Charles Kelly's death, but to refer to them only as a source of information about him and his family.
Retrogression is hereby made to the 1820's for information which tends to establish the identity of
Charles Kelly's sister and her family.
By deposition, C. F. M. Noland testified, "I knew Mrs. Eikelburner, and her daughter, who married
a man named McKee. I do not recollect their first names. Mr. McKee was a shoemaker. They came out here
sometime in the year 1827, or 1828, from Chillicothe, Ohio, as I understood from McKee. Charles Kelly
spoke of Mrs. Eikelburner as his sister, and Mrs. McKee as his niece, and treated them as such. He was
very kind and assisted them. McKee lived in a white house between Charles' home and the store in the
town part of Batesville. I recollect Mrs. McKee being down at Charles Kelly's farm in the Oil Trough
bottom in 1829 or 1830, or it may have been in 1828." (1)
<page 37> John Ruddell testified about the same of Mrs. Eikelburner and the McKees, except that he
thought Mrs. Eikelburner's first name was Mary, and McKee's was Jesse. (7) Robert Bates also believed
McKee's first name was Jesse. (3)
The most information about the sisters is contributed by Charles H. Pelham, who states, "In or about
the year 1827, there was a Mrs. Eikerburner came out of Ohio, and stayed with Charles Kelly, while he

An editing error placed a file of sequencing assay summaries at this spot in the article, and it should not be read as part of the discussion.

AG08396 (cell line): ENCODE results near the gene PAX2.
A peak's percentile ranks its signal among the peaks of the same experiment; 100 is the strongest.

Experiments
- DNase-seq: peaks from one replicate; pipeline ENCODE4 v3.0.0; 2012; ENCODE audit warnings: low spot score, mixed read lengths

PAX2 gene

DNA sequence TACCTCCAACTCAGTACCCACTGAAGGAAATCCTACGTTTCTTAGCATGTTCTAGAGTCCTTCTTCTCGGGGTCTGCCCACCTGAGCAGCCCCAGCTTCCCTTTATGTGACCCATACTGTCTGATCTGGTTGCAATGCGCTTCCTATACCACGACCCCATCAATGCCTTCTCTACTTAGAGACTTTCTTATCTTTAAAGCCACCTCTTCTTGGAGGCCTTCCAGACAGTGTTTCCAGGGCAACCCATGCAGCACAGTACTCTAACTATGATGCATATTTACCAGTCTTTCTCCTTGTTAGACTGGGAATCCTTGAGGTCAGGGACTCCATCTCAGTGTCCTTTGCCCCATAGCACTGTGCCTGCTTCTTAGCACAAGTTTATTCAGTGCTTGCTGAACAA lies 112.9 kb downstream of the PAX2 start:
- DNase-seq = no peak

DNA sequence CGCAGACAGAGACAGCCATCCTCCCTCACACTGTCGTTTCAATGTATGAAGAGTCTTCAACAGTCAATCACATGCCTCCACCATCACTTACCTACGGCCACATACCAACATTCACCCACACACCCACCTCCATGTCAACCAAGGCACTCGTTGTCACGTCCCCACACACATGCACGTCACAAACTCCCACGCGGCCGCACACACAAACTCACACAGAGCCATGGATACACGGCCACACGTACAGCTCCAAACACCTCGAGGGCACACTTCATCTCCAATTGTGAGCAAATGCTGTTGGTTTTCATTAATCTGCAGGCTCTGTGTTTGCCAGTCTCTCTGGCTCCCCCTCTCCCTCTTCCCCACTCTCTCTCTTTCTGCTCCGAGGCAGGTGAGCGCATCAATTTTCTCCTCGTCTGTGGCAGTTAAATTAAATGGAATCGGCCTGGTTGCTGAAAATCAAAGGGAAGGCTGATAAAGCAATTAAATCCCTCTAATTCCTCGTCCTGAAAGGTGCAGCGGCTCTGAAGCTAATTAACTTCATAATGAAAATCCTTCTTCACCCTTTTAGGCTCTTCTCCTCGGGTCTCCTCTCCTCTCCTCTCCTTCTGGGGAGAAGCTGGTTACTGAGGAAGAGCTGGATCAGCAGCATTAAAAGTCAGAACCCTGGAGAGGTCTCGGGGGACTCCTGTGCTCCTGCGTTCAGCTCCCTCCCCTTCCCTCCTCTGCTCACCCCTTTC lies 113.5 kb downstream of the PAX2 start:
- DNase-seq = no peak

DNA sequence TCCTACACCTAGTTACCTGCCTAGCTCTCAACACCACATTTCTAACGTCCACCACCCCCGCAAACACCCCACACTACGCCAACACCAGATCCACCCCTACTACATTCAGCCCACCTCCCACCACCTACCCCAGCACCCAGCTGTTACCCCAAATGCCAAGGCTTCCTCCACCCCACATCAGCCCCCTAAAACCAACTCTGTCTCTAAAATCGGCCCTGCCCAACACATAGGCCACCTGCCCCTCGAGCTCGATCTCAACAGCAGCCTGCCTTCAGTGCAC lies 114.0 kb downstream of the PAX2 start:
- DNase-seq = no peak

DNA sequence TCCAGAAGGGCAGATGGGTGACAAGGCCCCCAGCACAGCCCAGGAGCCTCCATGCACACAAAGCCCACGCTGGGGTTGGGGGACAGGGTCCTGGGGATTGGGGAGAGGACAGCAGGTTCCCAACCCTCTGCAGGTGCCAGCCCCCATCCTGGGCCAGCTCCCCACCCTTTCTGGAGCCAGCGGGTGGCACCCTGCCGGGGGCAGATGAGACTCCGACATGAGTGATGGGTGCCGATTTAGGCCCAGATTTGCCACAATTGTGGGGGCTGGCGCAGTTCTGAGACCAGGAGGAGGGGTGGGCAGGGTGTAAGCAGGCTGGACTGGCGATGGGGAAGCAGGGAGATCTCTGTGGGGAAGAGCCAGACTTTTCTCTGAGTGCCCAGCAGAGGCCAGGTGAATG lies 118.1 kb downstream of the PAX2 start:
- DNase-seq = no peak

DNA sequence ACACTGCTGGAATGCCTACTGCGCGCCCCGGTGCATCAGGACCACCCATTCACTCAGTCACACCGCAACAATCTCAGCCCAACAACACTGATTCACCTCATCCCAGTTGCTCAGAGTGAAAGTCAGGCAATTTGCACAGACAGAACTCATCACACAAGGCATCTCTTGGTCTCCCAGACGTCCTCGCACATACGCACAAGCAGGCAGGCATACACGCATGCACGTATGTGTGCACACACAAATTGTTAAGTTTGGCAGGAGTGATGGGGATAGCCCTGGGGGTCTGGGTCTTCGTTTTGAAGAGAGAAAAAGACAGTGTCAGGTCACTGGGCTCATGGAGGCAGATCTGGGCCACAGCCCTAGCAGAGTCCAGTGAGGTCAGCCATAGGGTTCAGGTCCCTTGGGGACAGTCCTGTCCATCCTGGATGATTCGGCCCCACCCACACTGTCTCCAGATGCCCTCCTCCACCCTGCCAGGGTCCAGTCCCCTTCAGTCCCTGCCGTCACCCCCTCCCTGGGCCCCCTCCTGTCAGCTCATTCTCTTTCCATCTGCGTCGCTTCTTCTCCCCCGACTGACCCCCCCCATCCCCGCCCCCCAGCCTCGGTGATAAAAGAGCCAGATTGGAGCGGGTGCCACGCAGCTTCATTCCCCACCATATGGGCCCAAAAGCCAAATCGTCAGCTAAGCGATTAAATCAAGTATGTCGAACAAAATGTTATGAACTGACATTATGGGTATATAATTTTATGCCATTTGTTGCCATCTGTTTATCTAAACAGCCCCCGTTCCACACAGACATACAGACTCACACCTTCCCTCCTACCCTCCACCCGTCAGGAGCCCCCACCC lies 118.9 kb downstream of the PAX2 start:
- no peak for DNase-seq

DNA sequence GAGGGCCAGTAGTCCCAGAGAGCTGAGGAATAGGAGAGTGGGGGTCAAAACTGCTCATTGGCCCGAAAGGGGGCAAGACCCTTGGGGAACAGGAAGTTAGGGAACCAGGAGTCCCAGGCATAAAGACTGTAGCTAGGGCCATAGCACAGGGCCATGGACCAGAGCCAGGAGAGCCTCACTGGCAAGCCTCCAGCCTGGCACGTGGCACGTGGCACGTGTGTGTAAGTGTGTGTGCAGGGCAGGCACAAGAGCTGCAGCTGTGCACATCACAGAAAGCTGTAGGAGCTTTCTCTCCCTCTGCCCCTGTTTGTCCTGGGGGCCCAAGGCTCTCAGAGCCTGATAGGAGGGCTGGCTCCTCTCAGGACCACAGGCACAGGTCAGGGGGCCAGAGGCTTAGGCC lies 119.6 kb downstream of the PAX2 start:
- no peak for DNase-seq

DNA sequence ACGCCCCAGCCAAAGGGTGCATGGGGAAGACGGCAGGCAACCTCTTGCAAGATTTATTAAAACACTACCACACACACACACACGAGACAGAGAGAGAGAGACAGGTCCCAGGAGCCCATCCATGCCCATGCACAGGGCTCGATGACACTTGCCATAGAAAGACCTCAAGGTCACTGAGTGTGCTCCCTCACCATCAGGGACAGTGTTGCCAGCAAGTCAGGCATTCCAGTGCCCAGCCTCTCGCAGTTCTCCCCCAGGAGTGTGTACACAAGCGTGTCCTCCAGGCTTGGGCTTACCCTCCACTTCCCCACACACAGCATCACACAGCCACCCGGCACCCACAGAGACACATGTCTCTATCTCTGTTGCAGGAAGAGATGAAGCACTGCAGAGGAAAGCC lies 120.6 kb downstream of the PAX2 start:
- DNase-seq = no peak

lived in Batesville. She had a daughter married to a man named McKee, who was a shoemaker by trade.
I think there were two daughters and one son not grown . . . Charles Kelly recognized her as his sister
and treated her as such. I understand from him that she was his only sister. They came out here in the
spring of the year, and stayed until fall, when Eikelburner, the husband of Mrs. Eikelburner, came out
and the whole family, including McKee went with him. Charles Kelly wanted them to remain and live in
this country. (5)
"In the later part of the winter of the year 1834, just before Christmas, I was at Mrs. Eikelburner's
house in Naples, Illinois, and saw the family, and they were the same persons whom I have before spoken of
and had known in Batesville. Mrs. Eikelburner's husband was then dead. Mrs. McKee was living. I saw two
of her daughters (including Mrs. McKee) and one son there at Naples. I think Mrs. Eikelburner told me that
she had lost two children since she had been out to Arkansas."
Col. Pelham further stated, "I was in St. Louis chartering a boat to convey some goods around here, and
the boat had to go up to Beardstown and I went up on her. At Naples, I fell in with McKee, who had lived here.
He took me to Mrs. Eikelburner's house, and I staid there some two or three hours." (5)
Concerning other relatives, John Ruddell remembered an old man, whom Charles Kelly called "Uncle," being
in Batesville but did not remember his name. (7) Charles Pelham also spoke of a "drinking old fellow" who
was recognized as an uncle of Captain Kelly, coming from Clark County, Kentucky, and Robert Bates remembered
a drinking uncle of Charles', whom he thought was Beall Kelly. (5)
Among those shown as family heads in the 1790 United States Census for Fayette County, Kentucky Territory,
were Joseph Kelly, Beal Kelly, John Kelly, and William Kelly. The particular area in which the five Kellys
lived was separated from Fayette County in 1792 and named Clark County. Previous testimony has established
that Joseph and Beal Kelly were uncles of Charles Kelly. Either William or John Kelly may have been his father,
and the other an uncle, or his father could have been dead and both were uncles. Perhaps further research will